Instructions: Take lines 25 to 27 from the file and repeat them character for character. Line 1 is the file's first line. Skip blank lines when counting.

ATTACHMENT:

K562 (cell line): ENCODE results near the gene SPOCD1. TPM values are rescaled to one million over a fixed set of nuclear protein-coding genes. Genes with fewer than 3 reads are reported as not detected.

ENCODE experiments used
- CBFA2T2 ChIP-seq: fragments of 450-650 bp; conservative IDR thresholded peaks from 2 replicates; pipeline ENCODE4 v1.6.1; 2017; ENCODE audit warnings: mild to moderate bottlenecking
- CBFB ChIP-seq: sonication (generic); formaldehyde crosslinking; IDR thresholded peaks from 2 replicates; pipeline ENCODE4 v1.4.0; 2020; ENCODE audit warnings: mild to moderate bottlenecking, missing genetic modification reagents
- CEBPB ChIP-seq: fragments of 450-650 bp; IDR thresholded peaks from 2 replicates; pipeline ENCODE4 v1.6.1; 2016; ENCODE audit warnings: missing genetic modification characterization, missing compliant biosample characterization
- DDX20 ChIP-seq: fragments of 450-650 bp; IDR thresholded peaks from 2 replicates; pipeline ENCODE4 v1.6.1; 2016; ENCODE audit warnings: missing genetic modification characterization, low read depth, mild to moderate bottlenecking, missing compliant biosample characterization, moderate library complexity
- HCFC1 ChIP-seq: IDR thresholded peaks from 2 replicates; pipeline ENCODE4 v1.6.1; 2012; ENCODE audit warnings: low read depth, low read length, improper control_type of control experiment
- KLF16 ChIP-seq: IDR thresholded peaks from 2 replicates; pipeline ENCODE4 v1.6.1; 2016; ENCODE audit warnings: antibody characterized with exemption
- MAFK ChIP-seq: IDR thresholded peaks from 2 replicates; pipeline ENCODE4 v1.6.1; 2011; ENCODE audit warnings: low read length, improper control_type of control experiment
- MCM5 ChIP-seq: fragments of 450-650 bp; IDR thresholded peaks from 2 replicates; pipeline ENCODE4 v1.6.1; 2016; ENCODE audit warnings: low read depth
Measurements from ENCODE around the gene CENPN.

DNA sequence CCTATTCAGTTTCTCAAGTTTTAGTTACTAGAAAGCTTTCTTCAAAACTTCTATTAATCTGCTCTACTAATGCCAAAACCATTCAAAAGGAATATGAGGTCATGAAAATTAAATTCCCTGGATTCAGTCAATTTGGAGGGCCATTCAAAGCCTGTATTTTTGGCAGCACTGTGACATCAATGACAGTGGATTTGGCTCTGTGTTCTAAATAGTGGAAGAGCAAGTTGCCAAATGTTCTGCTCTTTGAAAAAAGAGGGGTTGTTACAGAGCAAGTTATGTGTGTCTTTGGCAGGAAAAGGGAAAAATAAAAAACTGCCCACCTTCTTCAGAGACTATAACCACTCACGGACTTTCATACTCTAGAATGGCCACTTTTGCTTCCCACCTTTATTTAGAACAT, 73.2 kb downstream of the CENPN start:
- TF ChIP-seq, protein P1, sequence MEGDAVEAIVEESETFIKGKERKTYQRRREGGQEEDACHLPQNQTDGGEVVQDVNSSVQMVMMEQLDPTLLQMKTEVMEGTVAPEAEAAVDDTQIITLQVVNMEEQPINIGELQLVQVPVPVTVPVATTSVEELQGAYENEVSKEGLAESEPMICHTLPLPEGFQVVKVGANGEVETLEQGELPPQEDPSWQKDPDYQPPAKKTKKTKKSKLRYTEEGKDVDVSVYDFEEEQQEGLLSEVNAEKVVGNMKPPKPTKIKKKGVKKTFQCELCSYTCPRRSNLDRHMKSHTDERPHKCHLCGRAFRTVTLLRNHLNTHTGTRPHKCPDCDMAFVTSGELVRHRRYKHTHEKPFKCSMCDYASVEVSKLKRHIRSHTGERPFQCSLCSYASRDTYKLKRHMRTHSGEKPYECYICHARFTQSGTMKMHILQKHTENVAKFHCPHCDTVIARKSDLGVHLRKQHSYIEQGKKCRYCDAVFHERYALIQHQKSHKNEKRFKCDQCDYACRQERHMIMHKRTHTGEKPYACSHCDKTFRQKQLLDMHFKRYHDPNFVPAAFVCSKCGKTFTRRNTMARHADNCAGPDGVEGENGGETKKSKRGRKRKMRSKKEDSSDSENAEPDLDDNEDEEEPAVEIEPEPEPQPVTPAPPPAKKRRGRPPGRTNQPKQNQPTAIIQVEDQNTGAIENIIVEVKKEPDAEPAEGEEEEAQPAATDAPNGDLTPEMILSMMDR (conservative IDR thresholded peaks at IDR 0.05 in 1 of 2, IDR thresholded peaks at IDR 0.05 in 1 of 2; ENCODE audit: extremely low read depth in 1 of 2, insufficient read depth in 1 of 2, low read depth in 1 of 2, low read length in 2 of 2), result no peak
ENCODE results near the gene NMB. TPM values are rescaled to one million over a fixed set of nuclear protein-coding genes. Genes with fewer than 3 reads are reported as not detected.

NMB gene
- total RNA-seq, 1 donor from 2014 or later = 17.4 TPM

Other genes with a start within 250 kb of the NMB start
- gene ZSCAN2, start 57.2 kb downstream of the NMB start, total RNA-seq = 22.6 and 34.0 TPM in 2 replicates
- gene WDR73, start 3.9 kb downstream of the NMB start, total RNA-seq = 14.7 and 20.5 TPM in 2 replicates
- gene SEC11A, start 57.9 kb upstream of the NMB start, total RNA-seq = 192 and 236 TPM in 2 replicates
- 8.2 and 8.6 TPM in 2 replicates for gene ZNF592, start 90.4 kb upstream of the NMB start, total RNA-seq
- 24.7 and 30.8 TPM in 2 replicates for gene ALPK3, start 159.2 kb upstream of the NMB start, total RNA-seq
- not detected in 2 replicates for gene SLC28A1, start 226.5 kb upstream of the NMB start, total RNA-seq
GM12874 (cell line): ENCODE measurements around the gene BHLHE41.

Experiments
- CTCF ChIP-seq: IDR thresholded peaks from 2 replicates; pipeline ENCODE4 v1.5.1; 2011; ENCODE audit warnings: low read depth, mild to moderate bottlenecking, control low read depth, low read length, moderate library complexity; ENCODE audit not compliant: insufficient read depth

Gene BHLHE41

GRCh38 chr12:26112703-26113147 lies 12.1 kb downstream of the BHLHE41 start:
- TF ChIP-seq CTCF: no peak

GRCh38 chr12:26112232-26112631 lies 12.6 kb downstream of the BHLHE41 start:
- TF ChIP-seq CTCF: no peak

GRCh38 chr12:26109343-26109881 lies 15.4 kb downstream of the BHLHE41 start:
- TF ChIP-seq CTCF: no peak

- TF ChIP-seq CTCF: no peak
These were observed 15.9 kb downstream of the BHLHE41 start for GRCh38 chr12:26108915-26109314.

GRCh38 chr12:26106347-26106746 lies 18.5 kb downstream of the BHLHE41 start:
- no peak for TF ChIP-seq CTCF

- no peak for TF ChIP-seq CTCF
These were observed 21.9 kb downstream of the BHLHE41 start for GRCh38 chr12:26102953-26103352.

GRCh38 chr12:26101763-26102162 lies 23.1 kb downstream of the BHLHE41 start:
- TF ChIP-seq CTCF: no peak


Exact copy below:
Experiments
- CTCF ChIP-seq: IDR thresholded peaks from 2 replicates; pipeline ENCODE4 v1.5.1; 2011; ENCODE audit warnings: low read depth, mild to moderate bottlenecking, control low read depth, low read length, moderate library complexity; ENCODE audit not compliant: insufficient read depth

Gene BHLHE41